This might seem like a simple question and that it comes with a simple answer but upon closer examination, our answer quickly becomes quite complex! Now, we could get into the philosophy of it and economics but let’s skip over that…at least for now. Before reading on take a minute to pause and reflect upon this question and observe the answers that mind produces. What does money mean?
Now hopefully you took a minute to really reflect on this, if you didn’t it’s important that you do. Assuming that you did, what did you find? You probably came up with what most of us do. It means that we can buy things. Those things range from entertainment to food, shelter and other things that allow us to survive. And this is exactly right, money means that we can experience enjoyment and that we won’t die. These are two very powerful motivations.
So now we can see that money isn’t a thing so much as it is symbolic of our fundamental motivations. But so what? What does this have to do with anything, you might ask. Well, the concern is that how we relate to and use money is a direct result of our view of reality. The other concern is that our use of money impacts our families, societies, global communities and the environment.
We fear having little money because we’re scared of dying and of hating life. We strive to accumulate wealth to calm these fears and to purchase things that make us feel successful, secure and give us status. This entire situation fuels anger, aggression, fighting and corruption. The saying, “money is the root of all evil,” is way off. Rather, our distorted view of our human conditions, individually and collectively, leads us to a way of thinking and living that is massively destructive.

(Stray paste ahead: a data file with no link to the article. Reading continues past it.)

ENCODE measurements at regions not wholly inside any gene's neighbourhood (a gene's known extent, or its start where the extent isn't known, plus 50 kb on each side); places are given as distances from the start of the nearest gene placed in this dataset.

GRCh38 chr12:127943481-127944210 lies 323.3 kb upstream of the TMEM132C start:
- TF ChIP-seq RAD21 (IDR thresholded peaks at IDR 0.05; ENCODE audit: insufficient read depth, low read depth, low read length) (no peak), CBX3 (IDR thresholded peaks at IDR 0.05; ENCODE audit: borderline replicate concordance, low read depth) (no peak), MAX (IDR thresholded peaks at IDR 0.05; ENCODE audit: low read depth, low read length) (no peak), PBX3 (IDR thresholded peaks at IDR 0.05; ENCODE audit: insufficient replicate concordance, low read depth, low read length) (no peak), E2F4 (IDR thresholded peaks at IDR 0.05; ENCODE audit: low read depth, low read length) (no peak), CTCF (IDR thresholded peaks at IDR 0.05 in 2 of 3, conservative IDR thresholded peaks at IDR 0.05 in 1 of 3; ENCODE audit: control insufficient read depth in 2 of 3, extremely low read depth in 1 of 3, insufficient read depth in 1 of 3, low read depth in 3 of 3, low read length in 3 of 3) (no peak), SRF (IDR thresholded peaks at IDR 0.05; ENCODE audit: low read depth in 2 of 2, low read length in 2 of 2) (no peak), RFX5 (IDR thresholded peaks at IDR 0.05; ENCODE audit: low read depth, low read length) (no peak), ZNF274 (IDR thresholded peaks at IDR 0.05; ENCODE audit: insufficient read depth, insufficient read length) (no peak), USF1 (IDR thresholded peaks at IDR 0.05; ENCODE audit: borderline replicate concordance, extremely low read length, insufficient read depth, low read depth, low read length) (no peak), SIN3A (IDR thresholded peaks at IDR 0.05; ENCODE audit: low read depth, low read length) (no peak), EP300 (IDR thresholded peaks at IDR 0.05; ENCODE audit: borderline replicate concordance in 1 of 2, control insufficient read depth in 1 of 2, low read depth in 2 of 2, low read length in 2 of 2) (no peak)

If we look at our resources logically and without bias, there are plenty of resources, right now, for all of us. We can all live just fine. All humans could also receive great educations, have a decent home, work in good conditions and take comfort in the fact that as we grow old and are unable to work that the collective resources will ensure that we aren’t thrown away or rendered homeless. Yet, we are so far from this, especially in the U.S..
I’ve experienced what it’s like to be dirt poor and also to have a lot of money. I have to say, when I had a lot of money I was the least happy with life and consumed by consuming. What I’ve learned is that as long as I can survive, things are pretty good but that means that I have to be able to let go of excess and luxuries. This means that I have to let go of desire, which is the flip-side to aggression, hatred, corruption and greed. With mounting graduate school debt I accept the fact that I may not have a lot and that’s okay. If I can survive and have a basic life, that’s great. If I make more, then my only wish is to help others benefit from it so they can relax and feel some ease.
If I were to win the lotto, sure there are several nice things I’d want to obtain but what I would mostly want to do with the money is to give it away while keeping an amount that would sustain me for years. I’d work for free, provide therapy for free to people. Therapy is a wonderful resource but also, sadly, a bit of luxury.
How nice would it be to live a basic life until I die but be able to give my work and effort away in order to support, help and care for as many people as possible. So what does money mean to me? Very little really, but just like you I’m caught in the trap of our economics and culture of greed and aggression. Oh how I hope this will change.